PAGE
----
Summary: In this personal section of Paul’s letter to the Galatians, Paul first appeals to them, then he fondly remembers their loving acceptance of him, and finally he reminds them of his attitude towards them.


We are working our way Sunday by Sunday through the apostle Paul’s letter to the Galatians. One of the advantages of this approach is that we cover the whole counsel of God—at least as it is revealed in this portion of God’s Word to us. By studying books of the Bible, or large sections of the Bible, in their entirety forces us to examine what God says to us rather than what I want to say to you if I was preaching on my pet topic each week.

Our text for today is probably one that I would not have chosen to preach if I were to preach on my choice of a topic.

In this section of Paul’s letter he talks about his relationship with his congregations. In fact, he talks about a pastor’s perplexity regarding the members of the congregation drifting off into error.

Let’s see how the apostle Paul puts it in Galatians 4:12-20:

"12 I plead with you, brothers, become like me, for I became like you. You have done me no wrong. 13 As you know, it was because of an illness that I first preached the gospel to you. 14 Even though my illness was a trial to you, you did not treat me with contempt or scorn. Instead, you welcomed me as if I were an angel of God, as if I were Christ Jesus himself. 15 What has happened to all your joy? I can testify that, if you could have done so, you would have torn out your eyes and given them to me. 16 Have I now become your enemy by telling you the truth?

"17 Those people are zealous to win you over, but for no good. What they want is to alienate you from us, so that you may be zealous for them. 18 It is fine to be zealous, provided the purpose is good, and to be so always and not just when I am with you. 19 My dear children, for whom I am again in the pains of childbirth until Christ is formed in you, 20 how I wish I could be with you now and change my tone, because I am perplexed about you!" (Galatians 4:12-20)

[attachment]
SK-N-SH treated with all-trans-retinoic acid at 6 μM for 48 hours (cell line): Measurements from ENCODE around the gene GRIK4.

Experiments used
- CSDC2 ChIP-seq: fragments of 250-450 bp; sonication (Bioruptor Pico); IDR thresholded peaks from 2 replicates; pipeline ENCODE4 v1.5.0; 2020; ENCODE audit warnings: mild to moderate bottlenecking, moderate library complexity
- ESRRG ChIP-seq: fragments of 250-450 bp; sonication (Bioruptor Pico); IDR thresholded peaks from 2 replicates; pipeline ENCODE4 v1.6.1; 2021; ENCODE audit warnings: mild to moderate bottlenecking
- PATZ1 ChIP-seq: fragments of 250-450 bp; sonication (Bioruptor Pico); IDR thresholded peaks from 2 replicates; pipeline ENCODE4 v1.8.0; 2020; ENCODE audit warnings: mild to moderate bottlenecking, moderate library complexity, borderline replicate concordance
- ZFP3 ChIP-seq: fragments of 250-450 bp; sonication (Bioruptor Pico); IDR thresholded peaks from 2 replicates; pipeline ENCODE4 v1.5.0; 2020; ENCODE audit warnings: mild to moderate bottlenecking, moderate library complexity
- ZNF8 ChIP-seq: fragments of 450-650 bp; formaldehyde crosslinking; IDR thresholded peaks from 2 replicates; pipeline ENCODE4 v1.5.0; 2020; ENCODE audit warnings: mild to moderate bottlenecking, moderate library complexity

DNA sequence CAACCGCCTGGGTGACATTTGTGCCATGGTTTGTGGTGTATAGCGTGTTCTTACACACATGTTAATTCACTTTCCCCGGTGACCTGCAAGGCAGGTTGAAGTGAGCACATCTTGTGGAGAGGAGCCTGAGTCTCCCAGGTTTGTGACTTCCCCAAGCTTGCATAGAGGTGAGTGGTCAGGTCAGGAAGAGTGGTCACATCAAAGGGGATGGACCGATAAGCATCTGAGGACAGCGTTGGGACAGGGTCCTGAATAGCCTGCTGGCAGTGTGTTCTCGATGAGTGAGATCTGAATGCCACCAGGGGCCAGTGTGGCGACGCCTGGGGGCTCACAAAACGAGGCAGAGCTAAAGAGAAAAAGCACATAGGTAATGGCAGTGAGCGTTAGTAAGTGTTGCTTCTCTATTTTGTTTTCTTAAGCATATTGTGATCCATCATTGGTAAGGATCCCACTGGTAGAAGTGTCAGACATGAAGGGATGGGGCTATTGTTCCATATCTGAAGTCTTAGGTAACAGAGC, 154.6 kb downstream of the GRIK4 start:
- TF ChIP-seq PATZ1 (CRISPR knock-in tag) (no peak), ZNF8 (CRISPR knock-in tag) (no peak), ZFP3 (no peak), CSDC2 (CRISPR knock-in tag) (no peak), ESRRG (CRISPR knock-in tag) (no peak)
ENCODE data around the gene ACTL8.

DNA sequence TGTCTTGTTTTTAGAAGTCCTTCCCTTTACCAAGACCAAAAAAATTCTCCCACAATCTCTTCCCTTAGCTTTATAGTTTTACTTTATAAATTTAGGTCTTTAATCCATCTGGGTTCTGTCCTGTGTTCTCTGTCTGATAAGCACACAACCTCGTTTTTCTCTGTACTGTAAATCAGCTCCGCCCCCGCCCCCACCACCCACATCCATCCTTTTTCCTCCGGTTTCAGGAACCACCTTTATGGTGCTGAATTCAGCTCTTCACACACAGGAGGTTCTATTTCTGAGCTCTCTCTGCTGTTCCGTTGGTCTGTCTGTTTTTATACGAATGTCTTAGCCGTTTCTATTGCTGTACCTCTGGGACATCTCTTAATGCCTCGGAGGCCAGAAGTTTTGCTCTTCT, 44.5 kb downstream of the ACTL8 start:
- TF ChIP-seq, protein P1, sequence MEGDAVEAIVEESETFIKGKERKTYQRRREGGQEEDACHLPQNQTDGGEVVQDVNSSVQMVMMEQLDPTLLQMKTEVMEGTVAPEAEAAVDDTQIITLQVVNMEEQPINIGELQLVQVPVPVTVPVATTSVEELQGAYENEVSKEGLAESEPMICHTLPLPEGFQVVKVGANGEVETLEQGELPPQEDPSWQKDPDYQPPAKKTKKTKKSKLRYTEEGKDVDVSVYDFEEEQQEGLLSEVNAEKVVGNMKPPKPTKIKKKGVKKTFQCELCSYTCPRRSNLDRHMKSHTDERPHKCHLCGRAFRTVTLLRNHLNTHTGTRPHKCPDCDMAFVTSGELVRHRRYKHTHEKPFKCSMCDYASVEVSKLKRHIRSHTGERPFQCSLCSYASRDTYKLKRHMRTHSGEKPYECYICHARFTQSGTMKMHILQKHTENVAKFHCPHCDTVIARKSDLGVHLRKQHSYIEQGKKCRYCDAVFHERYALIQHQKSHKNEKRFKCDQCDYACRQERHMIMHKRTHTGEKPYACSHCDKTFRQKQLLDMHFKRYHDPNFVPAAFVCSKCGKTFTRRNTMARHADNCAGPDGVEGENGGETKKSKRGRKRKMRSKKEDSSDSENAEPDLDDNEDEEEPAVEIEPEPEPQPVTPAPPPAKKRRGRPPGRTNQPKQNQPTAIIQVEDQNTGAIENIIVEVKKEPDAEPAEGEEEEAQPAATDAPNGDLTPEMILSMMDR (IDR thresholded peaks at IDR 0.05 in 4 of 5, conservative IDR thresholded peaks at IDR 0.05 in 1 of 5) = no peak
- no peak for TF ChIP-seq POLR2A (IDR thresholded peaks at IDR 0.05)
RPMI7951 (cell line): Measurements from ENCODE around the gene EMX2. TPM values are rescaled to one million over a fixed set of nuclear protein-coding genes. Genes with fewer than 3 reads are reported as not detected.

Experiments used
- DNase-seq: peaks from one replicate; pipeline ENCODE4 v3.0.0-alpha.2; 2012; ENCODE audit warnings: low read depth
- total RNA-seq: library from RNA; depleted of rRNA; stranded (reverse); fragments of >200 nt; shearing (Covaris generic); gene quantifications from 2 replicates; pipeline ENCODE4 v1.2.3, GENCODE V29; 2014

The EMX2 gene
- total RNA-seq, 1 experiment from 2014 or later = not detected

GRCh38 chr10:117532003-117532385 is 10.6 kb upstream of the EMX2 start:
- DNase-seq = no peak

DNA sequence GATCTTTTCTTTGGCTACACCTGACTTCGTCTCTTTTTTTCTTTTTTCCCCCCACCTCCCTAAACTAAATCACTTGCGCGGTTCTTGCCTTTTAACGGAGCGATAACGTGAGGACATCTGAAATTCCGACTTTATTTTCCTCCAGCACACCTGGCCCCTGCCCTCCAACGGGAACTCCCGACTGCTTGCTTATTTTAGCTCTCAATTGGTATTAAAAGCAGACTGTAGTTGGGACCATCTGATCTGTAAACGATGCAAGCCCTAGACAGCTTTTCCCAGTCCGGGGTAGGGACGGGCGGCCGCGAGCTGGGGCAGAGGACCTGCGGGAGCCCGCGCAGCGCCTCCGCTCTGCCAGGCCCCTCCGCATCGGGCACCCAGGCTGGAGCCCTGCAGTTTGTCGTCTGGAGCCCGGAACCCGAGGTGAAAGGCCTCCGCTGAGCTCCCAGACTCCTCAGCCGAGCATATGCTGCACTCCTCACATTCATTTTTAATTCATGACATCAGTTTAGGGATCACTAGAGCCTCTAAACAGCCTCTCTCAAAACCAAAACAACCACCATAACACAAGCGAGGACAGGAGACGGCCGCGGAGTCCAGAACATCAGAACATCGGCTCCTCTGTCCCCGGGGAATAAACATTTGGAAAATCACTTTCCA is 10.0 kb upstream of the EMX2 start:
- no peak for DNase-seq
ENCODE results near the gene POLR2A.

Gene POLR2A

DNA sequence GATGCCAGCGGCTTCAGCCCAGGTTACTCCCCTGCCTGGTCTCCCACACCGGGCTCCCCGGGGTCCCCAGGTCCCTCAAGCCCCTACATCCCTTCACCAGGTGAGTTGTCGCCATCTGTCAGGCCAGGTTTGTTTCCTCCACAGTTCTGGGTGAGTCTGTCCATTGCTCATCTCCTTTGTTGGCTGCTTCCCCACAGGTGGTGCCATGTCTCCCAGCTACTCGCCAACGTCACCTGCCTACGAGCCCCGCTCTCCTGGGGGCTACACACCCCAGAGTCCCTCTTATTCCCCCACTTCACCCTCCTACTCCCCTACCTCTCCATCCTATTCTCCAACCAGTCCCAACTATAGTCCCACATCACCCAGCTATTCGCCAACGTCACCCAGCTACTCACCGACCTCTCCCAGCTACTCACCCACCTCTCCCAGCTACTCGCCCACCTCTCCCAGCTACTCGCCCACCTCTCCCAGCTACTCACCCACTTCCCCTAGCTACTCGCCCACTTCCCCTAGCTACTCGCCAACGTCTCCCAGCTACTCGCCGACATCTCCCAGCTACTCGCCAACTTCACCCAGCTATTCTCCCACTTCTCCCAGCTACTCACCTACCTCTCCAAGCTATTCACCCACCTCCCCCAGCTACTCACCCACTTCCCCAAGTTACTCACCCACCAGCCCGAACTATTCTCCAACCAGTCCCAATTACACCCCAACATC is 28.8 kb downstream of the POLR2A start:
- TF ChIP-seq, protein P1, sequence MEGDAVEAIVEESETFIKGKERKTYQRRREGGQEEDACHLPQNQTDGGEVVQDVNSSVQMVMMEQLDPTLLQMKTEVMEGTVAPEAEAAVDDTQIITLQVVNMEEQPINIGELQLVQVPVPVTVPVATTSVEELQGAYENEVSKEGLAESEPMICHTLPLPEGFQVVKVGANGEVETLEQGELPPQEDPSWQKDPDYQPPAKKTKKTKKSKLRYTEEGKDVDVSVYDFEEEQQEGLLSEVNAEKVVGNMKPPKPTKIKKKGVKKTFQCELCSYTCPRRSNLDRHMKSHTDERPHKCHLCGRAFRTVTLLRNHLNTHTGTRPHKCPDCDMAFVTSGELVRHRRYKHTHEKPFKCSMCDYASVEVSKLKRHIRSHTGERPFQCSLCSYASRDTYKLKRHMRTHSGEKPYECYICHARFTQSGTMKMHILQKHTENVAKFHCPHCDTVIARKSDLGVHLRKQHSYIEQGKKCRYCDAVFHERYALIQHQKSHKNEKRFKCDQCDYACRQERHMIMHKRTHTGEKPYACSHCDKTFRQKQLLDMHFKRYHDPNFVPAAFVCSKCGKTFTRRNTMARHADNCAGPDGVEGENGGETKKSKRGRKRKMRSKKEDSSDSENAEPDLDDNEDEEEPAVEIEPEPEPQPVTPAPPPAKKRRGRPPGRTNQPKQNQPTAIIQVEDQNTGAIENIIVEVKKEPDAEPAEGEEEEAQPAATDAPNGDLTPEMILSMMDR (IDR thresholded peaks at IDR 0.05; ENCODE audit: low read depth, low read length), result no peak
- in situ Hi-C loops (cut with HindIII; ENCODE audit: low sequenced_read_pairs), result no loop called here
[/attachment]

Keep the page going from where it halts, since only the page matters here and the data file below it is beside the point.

If you have been attending the Tampa Bay Presbyterian Church for just a few Sundays at least, I am sure that you have noticed that the apostle Paul is passionate about truth. He is exceedingly zealous for God’s truth to be understood, believed, and proclaimed.

You may recall that the reason Paul wrote this letter to the Galatians is because he had heard that the Galatians were starting to believe false teaching. The apostle Paul had planted a number of churches in the region of Galatia. As a result of his ministry several churches sprang up into existence. The people were marvelously converted to Christ as they believed the gospel of God’s grace.

However, some time after Paul left the region false teachers arrived in the region. They started teaching that Paul had got the gospel only half right. Paul said that in order for a person to be saved he simply needed to believe the gospel. But the false teachers said that in order for a person to be saved he needed to believe and obey the Law of Moses.

There is a radical difference between these two views. It is vitally important that you understand the difference. The false teachers said that faith and works go together, and the result is salvation. Paul, on the other hand, said that faith and salvation go together, and the result is works. Do you see the difference between the two? It is important to see the difference between the two because the consequence of believing the latter is heaven, while the consequence of believing the former is hell.

For the first three chapters in his letter to the Galatians the apostle Paul has been trying to clarify the difference between his teaching and that of the false teachers. But Paul’s approach changes in Galatians 4:12. Paul’s vehemence against the false teachers subsides, and he now appeals to the Galatians with deep feeling and passionate tenderness. In fact, John MacArthur notes that Paul’s words here in Galatians 4:12-20 are the strongest words of personal affection that Paul uses in any of his letters. Instead of scolding them, he pours out his heart expressing his profound concern for them. He says, in effect, “I care about you very much. I love you deeply just as you have loved me deeply. Please listen to what I have to say because I am perplexed about you!”

Commentator John Stott says, “In Galatians 1-3 we have been listening to Paul the apostle, Paul the theological, Paul the defender of the faith; but now we are hearing Paul the man, Paul the pastor, Paul the passionate lover of souls.”

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